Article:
The Essex Herald

Home of Pop Quiz and Essex News and now incorporating The Landfill Tawny Echo

BBC Springwatch comes to Essex

The Springwatch team are setting up camp at the landfill tip in Pitsea. Presenters Kate Humble and Chris Packham will be staying nearby at The Roast Swan (the UK’s oldest public house) in the picturesque Essex village of Landfill Tawny. (Pictured Below) 

We asked Kate why she chose Pitsea as a location for Springwatch. “Well”, she said “the BBC is running out of money and nice places cost a lot of money. Besides, I have always wanted to taste the food at The Roast Swan; it has an international reputation for serving the best wild animal dishes in the world”. We also asked her how filming was going. “Not very well”, she said “on the first day all our camera equipment was stolen, we had to go to the Sunday boot sale at Landfill Tawny to buy it back again”.

What kinds of wildlife were the team hoping to find at the landfill tip? Kate told us that apart from the normal everyday types of wildlife, Pitsea is one of the few places in Europe that you can still find vultures living in the wild. The species found at the landfill site is called the Colorado High Altitude Vulture or (CHAV). It’s quite surprising just how many chav’s can be seen in and around the Pitsea area.  Kate was also very excited about reported sightings of a beaver in nearby Wat Tyler Country Park. “The beaver is one of my favourite animals”, she said, “This one has managed to build a dam out of old rusty supermarket trolleys”. Finally we asked Kate if it was hard work filming wildlife documentaries. She told The Herald, “It is jolly hard. I have to carry around several cameras plus specialist recording equipment and various backpacks loaded with backup batteries and so forth. By the end of the day I’m knackered”. I offered to take Kate back to the pub and help her take her kit off but she declined.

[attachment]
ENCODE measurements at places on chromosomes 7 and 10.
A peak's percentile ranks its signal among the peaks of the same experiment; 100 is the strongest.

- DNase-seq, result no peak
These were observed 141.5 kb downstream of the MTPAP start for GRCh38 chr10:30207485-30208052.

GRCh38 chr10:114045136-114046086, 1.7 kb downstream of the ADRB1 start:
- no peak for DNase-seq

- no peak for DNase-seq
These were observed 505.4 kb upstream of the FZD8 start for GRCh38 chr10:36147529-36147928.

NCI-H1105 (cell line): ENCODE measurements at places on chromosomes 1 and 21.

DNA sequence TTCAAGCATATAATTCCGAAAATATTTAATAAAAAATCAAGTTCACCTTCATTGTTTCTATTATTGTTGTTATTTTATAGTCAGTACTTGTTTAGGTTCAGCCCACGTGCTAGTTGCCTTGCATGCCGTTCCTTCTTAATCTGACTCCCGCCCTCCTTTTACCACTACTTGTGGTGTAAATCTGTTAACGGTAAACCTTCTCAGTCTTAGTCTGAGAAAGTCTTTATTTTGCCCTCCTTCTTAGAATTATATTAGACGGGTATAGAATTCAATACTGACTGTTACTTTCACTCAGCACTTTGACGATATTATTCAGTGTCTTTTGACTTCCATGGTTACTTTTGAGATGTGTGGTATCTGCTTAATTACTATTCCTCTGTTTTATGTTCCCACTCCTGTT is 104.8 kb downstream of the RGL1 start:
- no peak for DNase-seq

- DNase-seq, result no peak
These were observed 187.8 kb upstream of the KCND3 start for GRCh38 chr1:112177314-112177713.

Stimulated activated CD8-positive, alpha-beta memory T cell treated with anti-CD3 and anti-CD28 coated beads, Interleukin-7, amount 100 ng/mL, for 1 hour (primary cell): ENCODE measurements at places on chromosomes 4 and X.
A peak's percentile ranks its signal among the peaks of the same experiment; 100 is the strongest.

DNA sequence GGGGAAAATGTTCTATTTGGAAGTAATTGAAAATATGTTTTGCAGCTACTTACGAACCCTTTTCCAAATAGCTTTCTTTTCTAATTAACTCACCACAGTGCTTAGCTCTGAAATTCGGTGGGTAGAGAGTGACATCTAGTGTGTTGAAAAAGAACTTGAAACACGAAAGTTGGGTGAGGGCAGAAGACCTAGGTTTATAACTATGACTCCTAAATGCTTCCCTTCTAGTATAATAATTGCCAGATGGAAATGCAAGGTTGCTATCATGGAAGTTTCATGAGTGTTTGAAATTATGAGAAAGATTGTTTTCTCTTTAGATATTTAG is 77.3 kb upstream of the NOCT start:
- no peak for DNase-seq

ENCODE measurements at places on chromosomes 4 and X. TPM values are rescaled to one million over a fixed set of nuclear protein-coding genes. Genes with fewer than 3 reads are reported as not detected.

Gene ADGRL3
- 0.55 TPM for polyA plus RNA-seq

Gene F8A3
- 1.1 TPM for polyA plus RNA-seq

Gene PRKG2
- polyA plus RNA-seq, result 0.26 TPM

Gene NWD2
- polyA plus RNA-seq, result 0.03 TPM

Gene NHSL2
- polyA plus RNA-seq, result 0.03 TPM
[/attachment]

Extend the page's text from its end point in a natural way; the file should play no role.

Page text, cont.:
In next week’s issue we hope to catch a glimpse of Kate’s beaver.

New species found

Among other new species found is a variant of the goldcrest called the moody goldcrest. It looks very much like a standard goldcrest. Unless you’re an expert the only sure way to tell if it’s a moody goldcrest is to take one along to the experts at Cash Converters. The team also found several new species of hare, the ponytail hare, the tieback hare and the Essex blond hare (much slower than a standard hare). Also found is a new nocturnal little bustard called the Pitsea bustard, at night you can see and hear plenty of little bustards in the area.

Nature pictures from Pitsea Springwatch



Pictured right is the apparently rare Pitsea or (CHAV) vulture. Often seen by locals in and around the landfill tip


Pictured left is the ingenious beaver dam built in Wat Tyler Park. Special thanks go to Tesco, Aldi and Lidl for making this possible

Out next summer